Marriage and MacIntyre

In my previous post, I insisted that marriage was an idea that deserved its own term: that is, among human relationships, there were certain relationships that could be distinguished as married, and I would like to think that I left the door open for any number of emotionally intimate or financially interdependent relationships to be recognized as good and valuable without calling them marriages.

It was perhaps not sufficiently clear that, although I am confident that marriage that marriage is a particular kind of  relationship, I am not at this point prepared to discuss what sorts of policies ought to be set up around the institution. Therefore, I cannot neither affirm nor deny most of what Rachel put forward in her comment on the last post. My argument was that “marriage” is the name we assign to a particular kind of human relationship, rather than the name we assign to the most emotionally validating and/or financially interdependent relationship which we may happen to have (or at least that the sort of relationship historically known as marriage is  differentiable-enough from the latter concept to warrant a unique term).

I can see no clear line from that assertion to the assertion that the government only has an interest in protecting the former category or the opposite assertion that government should get out of the marriage business altogether and leave religious matters to religious institutions. The former assertion doesn’t sufficiently examine the values of other relationships, and the latter wrongly treats marriage as a sectarian institution; although marriage is indeed counted among the Catholic Sacraments, it does not find its genesis (pun intended) in Catholic sacramental theology, and it is therefore possible to defend marriage as a public institution without making it explicitly sectarian. In short, I am not ready to  jump from the linguistic question to the legal one. This is a conversation that we have to walk through from start to finish rather than leaping from first premises to final conclusions.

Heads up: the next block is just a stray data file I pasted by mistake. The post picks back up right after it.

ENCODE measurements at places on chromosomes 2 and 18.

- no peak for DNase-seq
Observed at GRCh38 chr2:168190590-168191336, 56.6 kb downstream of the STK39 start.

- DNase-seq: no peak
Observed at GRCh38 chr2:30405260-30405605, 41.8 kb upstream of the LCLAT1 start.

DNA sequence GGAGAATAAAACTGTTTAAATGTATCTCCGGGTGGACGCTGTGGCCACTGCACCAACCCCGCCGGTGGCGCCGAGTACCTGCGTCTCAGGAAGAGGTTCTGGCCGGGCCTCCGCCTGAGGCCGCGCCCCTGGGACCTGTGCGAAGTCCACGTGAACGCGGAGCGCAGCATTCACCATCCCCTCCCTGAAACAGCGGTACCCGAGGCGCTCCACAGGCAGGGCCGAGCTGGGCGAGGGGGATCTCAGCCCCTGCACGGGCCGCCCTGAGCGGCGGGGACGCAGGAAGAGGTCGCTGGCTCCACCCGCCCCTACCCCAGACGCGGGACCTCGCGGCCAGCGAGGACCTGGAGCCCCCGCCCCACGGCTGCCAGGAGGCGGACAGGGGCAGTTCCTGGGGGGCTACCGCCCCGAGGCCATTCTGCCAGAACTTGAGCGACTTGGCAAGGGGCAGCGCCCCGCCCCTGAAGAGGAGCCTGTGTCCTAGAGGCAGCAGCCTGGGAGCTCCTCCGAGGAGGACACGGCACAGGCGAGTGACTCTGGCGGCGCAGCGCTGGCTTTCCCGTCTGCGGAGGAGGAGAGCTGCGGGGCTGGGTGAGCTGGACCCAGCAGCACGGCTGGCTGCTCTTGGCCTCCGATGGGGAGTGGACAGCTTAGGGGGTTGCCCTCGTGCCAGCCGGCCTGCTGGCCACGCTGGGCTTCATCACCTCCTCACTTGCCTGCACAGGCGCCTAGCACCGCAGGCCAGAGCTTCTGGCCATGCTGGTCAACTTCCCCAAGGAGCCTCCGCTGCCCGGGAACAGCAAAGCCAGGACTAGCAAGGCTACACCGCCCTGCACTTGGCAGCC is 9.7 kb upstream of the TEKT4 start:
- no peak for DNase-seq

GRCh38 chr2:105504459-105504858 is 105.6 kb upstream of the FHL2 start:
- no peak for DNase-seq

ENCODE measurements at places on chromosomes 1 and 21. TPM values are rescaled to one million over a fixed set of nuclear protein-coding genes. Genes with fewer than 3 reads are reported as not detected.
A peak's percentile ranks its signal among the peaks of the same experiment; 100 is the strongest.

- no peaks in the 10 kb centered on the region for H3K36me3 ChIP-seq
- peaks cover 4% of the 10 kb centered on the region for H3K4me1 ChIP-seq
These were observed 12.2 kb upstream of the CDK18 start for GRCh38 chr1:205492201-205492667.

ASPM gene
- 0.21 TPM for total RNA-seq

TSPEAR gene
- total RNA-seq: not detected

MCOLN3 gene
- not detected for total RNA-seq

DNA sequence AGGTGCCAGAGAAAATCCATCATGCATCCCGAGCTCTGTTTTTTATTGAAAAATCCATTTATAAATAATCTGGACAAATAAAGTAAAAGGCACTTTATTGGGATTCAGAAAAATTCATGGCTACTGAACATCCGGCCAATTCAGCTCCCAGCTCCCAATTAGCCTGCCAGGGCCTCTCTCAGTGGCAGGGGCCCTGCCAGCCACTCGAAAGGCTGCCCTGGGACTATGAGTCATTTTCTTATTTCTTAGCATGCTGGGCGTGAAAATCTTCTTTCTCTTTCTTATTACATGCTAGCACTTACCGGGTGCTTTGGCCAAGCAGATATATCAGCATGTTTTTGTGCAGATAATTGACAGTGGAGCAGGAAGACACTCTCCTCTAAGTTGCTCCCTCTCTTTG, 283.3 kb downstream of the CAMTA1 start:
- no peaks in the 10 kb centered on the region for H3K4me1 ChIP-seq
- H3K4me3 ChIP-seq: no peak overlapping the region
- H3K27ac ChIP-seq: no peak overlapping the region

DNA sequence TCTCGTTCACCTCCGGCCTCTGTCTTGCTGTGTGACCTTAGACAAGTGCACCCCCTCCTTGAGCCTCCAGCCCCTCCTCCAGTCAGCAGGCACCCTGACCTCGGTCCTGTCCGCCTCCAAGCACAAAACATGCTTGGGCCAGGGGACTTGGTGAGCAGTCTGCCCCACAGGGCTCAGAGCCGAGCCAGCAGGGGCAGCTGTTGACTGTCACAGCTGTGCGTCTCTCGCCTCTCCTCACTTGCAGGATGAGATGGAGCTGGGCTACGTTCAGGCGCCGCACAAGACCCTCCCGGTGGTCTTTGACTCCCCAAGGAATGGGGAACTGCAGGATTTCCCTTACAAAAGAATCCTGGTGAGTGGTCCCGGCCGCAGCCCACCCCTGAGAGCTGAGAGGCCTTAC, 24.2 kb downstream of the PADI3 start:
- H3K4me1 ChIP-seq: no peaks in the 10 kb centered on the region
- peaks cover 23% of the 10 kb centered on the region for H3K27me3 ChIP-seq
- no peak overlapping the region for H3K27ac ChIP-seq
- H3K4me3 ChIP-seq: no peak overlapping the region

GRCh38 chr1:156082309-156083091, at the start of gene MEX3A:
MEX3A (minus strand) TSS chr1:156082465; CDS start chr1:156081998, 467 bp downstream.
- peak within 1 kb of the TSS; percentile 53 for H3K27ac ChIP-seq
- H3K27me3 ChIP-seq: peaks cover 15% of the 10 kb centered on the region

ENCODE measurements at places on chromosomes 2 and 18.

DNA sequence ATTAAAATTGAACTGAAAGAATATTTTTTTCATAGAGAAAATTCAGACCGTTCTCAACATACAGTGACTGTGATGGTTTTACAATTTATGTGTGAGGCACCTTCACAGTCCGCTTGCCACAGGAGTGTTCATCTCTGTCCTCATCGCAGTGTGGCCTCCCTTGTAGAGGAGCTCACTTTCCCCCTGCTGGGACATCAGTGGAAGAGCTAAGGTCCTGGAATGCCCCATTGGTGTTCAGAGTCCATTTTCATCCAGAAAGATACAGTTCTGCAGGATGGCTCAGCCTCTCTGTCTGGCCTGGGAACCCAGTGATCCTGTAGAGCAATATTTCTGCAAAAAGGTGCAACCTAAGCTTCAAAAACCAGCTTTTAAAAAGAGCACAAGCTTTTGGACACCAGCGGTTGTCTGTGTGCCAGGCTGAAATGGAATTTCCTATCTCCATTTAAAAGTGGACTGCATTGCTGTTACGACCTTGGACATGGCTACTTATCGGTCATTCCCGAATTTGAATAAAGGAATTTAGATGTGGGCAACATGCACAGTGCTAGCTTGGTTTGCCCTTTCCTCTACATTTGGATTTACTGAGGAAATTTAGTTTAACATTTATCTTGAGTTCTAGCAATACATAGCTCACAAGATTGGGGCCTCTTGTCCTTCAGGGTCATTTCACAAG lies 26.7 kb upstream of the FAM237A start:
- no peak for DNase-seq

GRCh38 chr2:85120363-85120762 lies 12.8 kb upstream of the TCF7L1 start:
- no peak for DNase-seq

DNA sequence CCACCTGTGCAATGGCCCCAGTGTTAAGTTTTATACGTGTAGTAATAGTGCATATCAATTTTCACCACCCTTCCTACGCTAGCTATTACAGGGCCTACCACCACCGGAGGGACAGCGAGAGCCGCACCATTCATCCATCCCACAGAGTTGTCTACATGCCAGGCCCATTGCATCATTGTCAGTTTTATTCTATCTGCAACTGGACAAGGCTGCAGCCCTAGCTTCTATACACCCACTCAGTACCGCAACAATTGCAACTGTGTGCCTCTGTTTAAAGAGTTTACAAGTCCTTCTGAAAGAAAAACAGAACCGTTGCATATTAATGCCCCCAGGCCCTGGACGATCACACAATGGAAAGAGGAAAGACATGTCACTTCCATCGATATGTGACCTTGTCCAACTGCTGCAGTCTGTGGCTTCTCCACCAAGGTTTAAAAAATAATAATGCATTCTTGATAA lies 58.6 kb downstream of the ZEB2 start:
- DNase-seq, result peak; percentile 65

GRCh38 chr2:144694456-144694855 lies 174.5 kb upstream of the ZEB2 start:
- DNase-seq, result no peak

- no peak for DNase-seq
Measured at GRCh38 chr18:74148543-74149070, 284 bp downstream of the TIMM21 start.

One important step along this route is the recognition that marriage is not “just” a consensual and emotionally fulfilling relationship nor “just” a legal contract for the sharing of property; neither “relationship” nor “contract” seems to quite have the necessary scope to adequately describe marriage. It has too many explicit rules and expectations to be a casual relationship, and too many implicit expectations to be a contract. I think that it will be helpful to understand marriage as a “practice,” as famously defined by Alasdair MacIntyre in After Virtue:

“[a practice is] any coherent and complex form of socially-established cooperative human activity through which goods internal to that form of activity are realized in the course of trying to achieve those standards of excellence which are appropriate to, and partially definitive of, that form of activity, with the result that human powers to achieve excellence, and human conceptions of the ends and goods involved, are systematically extended” (MacIntyre 187).

This does not directly answer the question of what role the government has in promoting or defending a given definition of marriage, but it does give us a better idea of what questions to ask: What are the goods internal to marriage as traditionally understood? What are the standards of excellence? How do the standards of excellence, both individually and in combination, contribute to the realization of those goods? To what extent can these goods be realized apart from the institution of marriage? Each of these questions must be answered in turn before we can ask what interest the state has, and the answers to these questions will (probably) be explored in an upcoming blog post.


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